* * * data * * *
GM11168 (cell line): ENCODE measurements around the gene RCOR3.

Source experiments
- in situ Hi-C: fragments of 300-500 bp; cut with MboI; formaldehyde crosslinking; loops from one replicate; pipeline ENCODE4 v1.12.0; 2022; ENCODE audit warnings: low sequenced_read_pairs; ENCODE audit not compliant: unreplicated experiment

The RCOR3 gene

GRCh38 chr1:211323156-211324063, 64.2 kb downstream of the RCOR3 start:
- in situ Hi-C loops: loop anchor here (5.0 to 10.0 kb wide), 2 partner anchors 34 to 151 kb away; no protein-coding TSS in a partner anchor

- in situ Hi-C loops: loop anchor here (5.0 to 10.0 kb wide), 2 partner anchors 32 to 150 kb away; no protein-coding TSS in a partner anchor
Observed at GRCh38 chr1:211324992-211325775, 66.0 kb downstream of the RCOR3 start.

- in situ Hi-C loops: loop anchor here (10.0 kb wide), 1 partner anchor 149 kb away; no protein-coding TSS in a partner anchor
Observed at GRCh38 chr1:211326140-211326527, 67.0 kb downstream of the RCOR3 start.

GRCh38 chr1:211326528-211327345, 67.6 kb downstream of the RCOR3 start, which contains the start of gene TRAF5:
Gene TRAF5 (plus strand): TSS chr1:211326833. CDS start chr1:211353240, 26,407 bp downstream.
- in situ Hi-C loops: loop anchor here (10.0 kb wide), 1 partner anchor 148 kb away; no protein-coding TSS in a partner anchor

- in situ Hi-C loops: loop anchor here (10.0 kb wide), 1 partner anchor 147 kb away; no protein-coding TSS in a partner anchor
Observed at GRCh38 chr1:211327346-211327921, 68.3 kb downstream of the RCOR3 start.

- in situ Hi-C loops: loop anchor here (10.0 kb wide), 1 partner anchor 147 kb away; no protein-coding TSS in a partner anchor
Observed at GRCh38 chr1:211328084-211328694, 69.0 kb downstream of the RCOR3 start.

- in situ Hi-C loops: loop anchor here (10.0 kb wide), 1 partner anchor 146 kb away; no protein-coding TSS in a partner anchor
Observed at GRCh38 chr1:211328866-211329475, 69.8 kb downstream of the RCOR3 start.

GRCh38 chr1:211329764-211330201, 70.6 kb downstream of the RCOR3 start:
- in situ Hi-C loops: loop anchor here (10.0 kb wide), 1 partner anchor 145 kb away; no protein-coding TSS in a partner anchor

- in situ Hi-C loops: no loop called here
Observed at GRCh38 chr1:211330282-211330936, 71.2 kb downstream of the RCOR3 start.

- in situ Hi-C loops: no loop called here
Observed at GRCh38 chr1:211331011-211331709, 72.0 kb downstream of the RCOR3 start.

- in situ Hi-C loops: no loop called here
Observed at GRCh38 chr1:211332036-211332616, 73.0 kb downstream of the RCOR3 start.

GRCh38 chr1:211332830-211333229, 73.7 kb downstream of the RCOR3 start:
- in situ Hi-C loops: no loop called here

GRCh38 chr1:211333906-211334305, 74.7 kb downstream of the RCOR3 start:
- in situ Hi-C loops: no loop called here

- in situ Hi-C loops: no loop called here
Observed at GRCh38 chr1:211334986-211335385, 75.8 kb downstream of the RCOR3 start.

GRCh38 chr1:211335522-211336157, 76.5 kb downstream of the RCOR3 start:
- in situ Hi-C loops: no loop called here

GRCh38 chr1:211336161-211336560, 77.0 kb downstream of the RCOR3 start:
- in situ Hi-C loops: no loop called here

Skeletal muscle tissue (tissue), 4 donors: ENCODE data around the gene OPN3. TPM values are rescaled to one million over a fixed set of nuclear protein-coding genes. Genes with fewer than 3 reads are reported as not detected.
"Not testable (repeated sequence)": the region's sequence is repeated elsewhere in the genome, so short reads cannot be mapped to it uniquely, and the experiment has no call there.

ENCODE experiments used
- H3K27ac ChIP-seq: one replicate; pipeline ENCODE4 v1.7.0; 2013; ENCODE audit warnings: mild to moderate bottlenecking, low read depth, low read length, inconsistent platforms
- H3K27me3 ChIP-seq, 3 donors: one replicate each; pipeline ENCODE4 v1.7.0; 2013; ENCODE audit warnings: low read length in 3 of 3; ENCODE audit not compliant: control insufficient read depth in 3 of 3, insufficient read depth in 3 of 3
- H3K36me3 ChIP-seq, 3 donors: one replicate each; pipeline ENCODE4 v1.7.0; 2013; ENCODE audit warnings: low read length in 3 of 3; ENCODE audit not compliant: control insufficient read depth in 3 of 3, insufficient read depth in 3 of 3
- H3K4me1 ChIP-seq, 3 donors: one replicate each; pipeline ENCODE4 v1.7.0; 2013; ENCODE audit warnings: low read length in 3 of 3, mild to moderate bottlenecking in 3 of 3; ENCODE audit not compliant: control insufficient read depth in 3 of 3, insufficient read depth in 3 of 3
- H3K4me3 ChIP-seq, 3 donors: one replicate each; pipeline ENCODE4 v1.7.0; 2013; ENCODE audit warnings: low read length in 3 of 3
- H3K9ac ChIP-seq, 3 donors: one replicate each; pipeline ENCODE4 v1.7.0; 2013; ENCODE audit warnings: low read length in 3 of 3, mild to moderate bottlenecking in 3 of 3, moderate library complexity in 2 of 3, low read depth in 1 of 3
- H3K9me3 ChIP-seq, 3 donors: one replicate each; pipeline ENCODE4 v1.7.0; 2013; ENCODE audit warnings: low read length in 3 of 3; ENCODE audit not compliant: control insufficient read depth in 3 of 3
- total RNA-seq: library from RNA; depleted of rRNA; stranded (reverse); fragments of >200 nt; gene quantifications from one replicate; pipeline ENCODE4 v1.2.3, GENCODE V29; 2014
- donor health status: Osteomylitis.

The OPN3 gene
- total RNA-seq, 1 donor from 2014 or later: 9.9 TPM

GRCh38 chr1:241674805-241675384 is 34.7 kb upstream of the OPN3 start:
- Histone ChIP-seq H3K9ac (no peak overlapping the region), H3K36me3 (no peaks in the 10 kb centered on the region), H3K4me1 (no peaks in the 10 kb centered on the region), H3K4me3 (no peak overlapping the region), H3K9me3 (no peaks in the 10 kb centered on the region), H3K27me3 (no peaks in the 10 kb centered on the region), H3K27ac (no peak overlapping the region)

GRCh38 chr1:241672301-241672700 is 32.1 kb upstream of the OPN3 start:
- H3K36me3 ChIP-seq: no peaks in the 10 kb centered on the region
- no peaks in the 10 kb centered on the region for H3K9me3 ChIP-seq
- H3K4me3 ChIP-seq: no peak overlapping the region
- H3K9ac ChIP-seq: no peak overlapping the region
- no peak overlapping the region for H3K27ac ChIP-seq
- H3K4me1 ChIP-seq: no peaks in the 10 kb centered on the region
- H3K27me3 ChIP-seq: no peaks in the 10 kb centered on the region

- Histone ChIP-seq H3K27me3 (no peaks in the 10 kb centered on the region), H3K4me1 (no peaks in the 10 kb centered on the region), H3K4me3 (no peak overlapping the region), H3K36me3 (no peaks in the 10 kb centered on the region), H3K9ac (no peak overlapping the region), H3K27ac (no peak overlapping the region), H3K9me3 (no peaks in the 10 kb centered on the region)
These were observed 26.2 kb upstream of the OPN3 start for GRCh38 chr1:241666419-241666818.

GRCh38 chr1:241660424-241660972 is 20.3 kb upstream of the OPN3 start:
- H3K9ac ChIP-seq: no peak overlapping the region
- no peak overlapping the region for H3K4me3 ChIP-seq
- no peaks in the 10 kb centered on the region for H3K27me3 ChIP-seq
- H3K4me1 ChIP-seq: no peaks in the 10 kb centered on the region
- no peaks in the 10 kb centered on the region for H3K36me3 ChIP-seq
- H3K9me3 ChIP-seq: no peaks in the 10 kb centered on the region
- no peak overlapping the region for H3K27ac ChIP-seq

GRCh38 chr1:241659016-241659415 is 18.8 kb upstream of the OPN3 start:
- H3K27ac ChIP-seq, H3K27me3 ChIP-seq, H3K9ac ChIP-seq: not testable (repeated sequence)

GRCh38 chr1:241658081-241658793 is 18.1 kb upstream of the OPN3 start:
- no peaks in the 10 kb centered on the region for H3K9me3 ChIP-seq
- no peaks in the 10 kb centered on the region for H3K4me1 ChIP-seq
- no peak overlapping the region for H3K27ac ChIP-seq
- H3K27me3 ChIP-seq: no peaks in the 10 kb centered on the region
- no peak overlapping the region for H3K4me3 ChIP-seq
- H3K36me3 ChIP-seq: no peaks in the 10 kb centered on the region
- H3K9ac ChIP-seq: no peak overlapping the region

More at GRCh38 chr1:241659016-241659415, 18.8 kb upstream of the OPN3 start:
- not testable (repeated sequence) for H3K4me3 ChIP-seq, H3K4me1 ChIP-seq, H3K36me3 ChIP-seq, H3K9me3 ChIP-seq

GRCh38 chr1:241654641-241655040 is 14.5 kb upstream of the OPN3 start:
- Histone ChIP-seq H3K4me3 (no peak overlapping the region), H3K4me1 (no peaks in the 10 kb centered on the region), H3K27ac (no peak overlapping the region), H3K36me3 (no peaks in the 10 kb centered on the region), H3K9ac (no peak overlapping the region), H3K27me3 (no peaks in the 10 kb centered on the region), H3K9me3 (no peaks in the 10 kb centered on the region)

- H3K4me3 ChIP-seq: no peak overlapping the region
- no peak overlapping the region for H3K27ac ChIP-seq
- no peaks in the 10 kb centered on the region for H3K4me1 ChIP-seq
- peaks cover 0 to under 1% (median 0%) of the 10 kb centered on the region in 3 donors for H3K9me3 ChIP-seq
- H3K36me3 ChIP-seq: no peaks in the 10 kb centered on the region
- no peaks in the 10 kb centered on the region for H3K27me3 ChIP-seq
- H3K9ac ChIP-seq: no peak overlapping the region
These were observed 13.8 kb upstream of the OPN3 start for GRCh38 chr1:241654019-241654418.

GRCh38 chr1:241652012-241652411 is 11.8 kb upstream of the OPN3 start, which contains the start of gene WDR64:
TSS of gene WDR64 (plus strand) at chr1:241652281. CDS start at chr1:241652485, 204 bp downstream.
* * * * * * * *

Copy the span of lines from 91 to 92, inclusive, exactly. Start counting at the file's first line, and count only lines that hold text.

- no peaks in the 10 kb centered on the region for H3K27me3 ChIP-seq
- H3K9ac ChIP-seq: no peak overlapping the region